Monday, September 20, 2010

BREAKING NEWS: CMS Approves Alabama’s Cost-Plus Plan

The Alabama Medicaid Agency just announced that the Centers for Medicare and Medicaid Services (CMS) has approved a new pharmacy reimbursement program using Actual Acquisition Cost (AAC) instead of published benchmark or Maximum Allowable Cost (MAC) lists. Read the official announcement on the AAC Program Implementation page. The changes will be effective for outpatient pharmacy claims on September 22, 2010.

Fans of transparency will be pleased to know that Alabama will now publish pharmacy acquisition costs for both brand-name and generic drugs (by product name and package size) on this free public website: Alabama AAC List.

My $0.02: The post-Average Wholesale Price (AWP) future just became a little clearer. While alternative list price benchmarks, such as Wholesale Acquisition Cost (WAC), are becoming more common, I expect computed transactional benchmarks to become the norm for pharmaceutical reimbursement. The Alabama Medicaid Agency now officially becomes the leading innovator of alternative benchmarks.

I describe Alabama’s proposal and its potential market impact in Alabama: More Momentum for Cost-Plus. Key questions:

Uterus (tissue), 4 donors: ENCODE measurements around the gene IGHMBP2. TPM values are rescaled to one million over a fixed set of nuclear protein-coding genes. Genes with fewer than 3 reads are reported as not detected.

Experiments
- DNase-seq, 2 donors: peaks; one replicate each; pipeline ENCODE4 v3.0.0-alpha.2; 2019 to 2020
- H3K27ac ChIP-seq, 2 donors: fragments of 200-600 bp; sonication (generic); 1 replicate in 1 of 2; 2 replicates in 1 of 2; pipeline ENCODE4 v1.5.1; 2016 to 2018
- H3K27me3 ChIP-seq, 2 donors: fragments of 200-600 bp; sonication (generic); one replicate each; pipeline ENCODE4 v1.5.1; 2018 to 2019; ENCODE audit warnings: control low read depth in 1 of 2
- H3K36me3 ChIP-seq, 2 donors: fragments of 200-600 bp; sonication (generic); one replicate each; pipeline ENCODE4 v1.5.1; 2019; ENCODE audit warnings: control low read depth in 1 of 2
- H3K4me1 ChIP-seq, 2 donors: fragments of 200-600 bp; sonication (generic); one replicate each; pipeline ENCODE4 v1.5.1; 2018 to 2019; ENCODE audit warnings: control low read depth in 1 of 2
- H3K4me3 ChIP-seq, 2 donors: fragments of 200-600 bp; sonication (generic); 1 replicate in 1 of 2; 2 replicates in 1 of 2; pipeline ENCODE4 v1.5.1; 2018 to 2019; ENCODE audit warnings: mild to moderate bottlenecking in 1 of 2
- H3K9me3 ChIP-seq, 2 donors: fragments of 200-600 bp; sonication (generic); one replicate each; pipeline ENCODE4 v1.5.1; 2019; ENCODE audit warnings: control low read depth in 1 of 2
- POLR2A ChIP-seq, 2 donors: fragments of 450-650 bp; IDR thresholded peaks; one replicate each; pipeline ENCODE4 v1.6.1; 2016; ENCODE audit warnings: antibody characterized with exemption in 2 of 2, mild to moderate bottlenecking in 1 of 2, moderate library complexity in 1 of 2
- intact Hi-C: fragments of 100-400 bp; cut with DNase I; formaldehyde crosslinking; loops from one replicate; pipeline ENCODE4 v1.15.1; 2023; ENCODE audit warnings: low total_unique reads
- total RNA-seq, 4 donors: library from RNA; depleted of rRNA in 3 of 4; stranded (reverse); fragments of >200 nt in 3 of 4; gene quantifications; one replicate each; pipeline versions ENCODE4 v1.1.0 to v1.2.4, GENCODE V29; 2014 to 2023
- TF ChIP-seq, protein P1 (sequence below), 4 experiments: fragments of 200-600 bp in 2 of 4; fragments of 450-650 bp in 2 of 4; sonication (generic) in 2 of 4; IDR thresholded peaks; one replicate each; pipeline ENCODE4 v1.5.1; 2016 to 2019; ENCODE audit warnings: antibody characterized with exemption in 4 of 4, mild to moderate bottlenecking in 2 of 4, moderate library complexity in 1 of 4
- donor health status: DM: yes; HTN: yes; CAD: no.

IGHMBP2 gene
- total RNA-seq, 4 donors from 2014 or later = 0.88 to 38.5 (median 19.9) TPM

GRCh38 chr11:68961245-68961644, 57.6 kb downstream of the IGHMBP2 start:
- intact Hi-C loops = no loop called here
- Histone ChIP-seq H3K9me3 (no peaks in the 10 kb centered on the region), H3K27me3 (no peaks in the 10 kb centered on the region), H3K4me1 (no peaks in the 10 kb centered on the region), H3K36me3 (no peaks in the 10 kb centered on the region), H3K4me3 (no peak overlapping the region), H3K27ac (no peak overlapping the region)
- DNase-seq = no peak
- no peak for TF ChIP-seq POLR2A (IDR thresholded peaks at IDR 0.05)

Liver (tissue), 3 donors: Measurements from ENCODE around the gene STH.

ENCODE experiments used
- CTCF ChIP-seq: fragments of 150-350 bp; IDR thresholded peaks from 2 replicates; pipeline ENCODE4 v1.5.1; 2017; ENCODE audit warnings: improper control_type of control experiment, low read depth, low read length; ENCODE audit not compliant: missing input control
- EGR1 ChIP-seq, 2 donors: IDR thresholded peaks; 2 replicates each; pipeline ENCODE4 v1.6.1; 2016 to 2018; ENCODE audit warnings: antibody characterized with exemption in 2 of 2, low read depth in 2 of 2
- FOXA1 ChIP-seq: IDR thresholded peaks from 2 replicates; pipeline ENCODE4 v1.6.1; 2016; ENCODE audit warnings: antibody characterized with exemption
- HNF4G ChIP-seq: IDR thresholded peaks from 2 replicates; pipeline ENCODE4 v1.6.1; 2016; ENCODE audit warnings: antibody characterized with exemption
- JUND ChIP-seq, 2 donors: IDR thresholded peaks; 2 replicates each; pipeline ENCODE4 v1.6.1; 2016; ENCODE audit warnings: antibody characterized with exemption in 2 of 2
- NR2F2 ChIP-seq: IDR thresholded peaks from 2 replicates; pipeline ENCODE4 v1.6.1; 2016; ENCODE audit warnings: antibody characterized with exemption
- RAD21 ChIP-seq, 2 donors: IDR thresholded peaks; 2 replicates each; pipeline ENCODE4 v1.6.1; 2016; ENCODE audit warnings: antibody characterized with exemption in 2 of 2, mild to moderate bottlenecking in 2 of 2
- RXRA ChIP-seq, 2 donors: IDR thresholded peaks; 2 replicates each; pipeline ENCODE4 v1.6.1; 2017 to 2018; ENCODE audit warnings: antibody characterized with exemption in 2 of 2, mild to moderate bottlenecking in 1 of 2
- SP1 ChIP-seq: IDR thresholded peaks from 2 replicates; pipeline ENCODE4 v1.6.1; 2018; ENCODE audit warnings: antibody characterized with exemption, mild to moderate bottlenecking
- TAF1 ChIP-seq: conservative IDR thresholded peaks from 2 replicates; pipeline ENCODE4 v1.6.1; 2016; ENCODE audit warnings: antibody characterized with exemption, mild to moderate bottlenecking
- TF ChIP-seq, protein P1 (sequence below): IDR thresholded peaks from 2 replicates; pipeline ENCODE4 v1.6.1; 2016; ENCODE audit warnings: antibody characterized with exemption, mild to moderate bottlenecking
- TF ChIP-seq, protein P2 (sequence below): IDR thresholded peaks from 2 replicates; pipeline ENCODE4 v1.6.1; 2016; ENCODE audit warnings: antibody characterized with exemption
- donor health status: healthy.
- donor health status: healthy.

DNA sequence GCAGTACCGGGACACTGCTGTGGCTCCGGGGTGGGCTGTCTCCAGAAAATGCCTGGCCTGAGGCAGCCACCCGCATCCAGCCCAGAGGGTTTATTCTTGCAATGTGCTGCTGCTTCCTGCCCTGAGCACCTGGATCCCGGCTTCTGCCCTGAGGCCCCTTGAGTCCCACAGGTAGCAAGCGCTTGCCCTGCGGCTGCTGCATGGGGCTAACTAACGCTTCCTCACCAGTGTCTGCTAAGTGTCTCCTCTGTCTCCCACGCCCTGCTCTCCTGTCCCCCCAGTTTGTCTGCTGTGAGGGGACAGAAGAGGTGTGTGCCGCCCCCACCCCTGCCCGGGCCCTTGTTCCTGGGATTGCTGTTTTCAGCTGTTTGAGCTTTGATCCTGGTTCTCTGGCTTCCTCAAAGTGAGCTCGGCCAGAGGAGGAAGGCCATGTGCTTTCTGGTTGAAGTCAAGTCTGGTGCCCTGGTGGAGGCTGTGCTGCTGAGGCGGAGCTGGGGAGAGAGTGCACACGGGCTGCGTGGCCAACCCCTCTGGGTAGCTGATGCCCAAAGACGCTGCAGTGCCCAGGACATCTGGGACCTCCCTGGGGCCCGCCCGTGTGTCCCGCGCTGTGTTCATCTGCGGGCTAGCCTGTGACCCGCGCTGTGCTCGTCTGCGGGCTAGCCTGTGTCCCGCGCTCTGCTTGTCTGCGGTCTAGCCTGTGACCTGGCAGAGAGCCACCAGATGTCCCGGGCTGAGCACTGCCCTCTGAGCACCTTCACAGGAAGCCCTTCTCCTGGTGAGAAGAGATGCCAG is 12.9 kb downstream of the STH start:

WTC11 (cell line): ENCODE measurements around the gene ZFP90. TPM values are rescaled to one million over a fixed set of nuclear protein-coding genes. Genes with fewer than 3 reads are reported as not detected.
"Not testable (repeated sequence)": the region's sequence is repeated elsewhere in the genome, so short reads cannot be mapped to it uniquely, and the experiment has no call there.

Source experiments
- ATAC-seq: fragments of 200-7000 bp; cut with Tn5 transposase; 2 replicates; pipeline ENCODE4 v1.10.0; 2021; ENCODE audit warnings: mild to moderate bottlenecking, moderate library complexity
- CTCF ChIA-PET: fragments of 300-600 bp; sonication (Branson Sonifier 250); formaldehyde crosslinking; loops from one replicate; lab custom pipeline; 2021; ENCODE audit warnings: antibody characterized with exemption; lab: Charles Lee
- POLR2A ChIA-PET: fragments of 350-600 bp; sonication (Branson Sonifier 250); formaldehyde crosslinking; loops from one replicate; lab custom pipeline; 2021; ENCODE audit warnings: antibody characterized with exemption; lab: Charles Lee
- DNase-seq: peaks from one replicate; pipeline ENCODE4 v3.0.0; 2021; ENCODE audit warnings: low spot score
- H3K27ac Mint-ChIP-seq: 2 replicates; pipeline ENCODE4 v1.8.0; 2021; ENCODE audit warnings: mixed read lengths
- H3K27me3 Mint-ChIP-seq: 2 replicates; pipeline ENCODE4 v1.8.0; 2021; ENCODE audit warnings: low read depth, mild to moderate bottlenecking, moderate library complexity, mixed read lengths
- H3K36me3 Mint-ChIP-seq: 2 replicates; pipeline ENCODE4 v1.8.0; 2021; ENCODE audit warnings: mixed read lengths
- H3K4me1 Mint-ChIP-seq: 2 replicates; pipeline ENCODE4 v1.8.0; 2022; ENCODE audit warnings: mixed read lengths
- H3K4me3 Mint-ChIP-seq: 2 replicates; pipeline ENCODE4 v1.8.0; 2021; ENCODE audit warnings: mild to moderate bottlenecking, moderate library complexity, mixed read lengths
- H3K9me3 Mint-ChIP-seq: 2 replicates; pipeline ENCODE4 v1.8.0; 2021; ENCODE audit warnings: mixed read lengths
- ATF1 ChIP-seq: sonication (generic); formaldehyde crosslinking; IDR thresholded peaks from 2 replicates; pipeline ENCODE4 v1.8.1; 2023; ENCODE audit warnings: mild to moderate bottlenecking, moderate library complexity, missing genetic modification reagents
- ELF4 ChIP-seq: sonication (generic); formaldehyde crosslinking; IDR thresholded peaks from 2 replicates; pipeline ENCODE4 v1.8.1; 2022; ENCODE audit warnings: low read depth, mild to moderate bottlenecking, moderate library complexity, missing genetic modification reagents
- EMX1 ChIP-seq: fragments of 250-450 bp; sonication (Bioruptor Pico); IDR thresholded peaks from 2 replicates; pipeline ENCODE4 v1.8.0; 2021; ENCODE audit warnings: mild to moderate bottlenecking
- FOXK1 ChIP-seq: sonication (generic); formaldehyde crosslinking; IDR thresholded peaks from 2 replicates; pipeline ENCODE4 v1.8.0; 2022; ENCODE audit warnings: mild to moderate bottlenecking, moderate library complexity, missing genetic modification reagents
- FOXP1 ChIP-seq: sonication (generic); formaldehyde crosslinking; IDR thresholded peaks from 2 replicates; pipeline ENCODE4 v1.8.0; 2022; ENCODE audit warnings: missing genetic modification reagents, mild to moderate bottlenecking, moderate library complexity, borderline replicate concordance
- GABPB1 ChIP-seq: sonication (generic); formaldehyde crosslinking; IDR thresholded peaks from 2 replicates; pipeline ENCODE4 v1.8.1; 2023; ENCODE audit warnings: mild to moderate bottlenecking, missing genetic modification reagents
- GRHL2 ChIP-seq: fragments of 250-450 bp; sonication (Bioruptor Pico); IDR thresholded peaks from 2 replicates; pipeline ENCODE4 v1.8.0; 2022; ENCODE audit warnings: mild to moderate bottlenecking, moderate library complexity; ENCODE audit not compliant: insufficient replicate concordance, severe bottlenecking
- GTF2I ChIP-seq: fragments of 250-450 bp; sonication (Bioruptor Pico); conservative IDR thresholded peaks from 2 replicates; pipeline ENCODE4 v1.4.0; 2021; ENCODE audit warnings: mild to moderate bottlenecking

• Will other states follow Alabama's lead? (I hear at least one state is very close.)
  • Will private payers adopt Alabama's methodology and/or use the public AAC data?
  • What will happen to pharmacy and wholesaler profits?
Post your best guesses in the comments below. You can comment anonymously, if you want.


Judge Patti Saris, who has overseen a lot of the litigation related to AWP, is quite clear about her views on AWP as a pharmacy reimbursement benchmark:
“AWP has been exposed as a faux inflated price unrelated to actual drug prices. Reliance on AWP is a trap for unwary and unsophisticated TPP (third-party payors) purchasers and results in consumers paying unwarranted co-payments.” (Order Granting Final Approval of Settlement–March 17, 2009, page 13)
I’ve written a lot about AWP over the years. Here are two especially relevant articles to catch you up:
There has also been an interesting discussion in the Life Sciences Reimbursement Group over on Linkedin around the question: “What do you think is going to replace AWP, when the time comes?” (This link should work if you are part of this group.)